What do we mean by ‘open’ education?
You might have heard or read recently about Open education, perhaps in relation to Massive Open Online Courses (MOOCs), Open Educational Resources (OER), the Academic Spring, Open Data or open source software such as Moodle. But what exactly is meant by openness in education, and in what ways might it be relevant to your own teaching and learning and research practice?
New technologies have made it easier than ever before to communicate and share information across a seemingly infinite variety of media and platforms, and for many people the internet and online networks are now the first place they look when they need information or want to learn something. Increasingly, Higher Education institutions and individuals are coming round to the idea that it is possible to take advantage of this wealth of resources to enhance their own teaching and learning practices, and have decided to make some of their own resources open to a wider public. A well-known early example of this was the MIT OpenCourseware initiative. Meanwhile, in the UK, the Open University has long been at the forefront of open education, with its OpenLearn initiative just the latest example.
David Wiley is an important thinker when it comes to open education. In his video (above) he describes his understanding of openness in education. For a more detailed view of how this openness relates to technological advances, have a look at his Keynote address from 2009 to Penn State University. You can also read his thoughts on openness in a chapter of his book ‘Game Changers’ – ‘Why openness in education?’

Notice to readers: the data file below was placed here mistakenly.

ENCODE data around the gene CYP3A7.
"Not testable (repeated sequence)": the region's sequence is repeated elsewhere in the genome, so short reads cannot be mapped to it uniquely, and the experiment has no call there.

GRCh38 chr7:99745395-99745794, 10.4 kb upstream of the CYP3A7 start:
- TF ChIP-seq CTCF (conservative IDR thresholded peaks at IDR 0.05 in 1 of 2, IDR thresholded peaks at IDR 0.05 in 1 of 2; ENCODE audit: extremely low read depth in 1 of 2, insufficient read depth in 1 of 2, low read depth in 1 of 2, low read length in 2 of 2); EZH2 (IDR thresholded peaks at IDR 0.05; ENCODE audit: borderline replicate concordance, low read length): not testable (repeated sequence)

Some educators, Higher Education institutions and MOOC providers (e.g. Coursera, Udacity) seem to view open education as a kind of ‘silver bullet’ which will allow everybody around the world, regardless of their individual circumstances, equal access to high quality education. While this is undoubtedly a laudable aim, the concept of openness in education is not just about providing free online content for anybody with a computer and an internet connection. In fact, this new landscape of openness, in which content can be shared, free access granted to previously unobtainable research and data, courses and resources made available online for free and so on, has relevance across the board for anybody involved in Higher Education for learning and teaching, research, administration, management and everything else inbetween. For a good overview of what openness in education means, try reading Martin Weller (2011) ‘The Digital Scholar’ – in particular, the chapter Openness in Education
ORIGINAL POST BY JIM PETTIWARD JUN 07, 2013
An excellent place to start an exploration of Open Access is with this JISC publication:
A more detailed discussion of what open access means for academic publishing can be found in Chapter 11 of Martin Weller’s book
The Research Council UK has some information and links to official papers and policies on Open Access available. See
If you’re interested in the debate around open accessing publishing, then have a look at this debate Evolution or Revolution? which took place at an Oxford conference entitled Rigour and Openness in 21st century Science.
Finally, if you want to find and browse open access journals, try: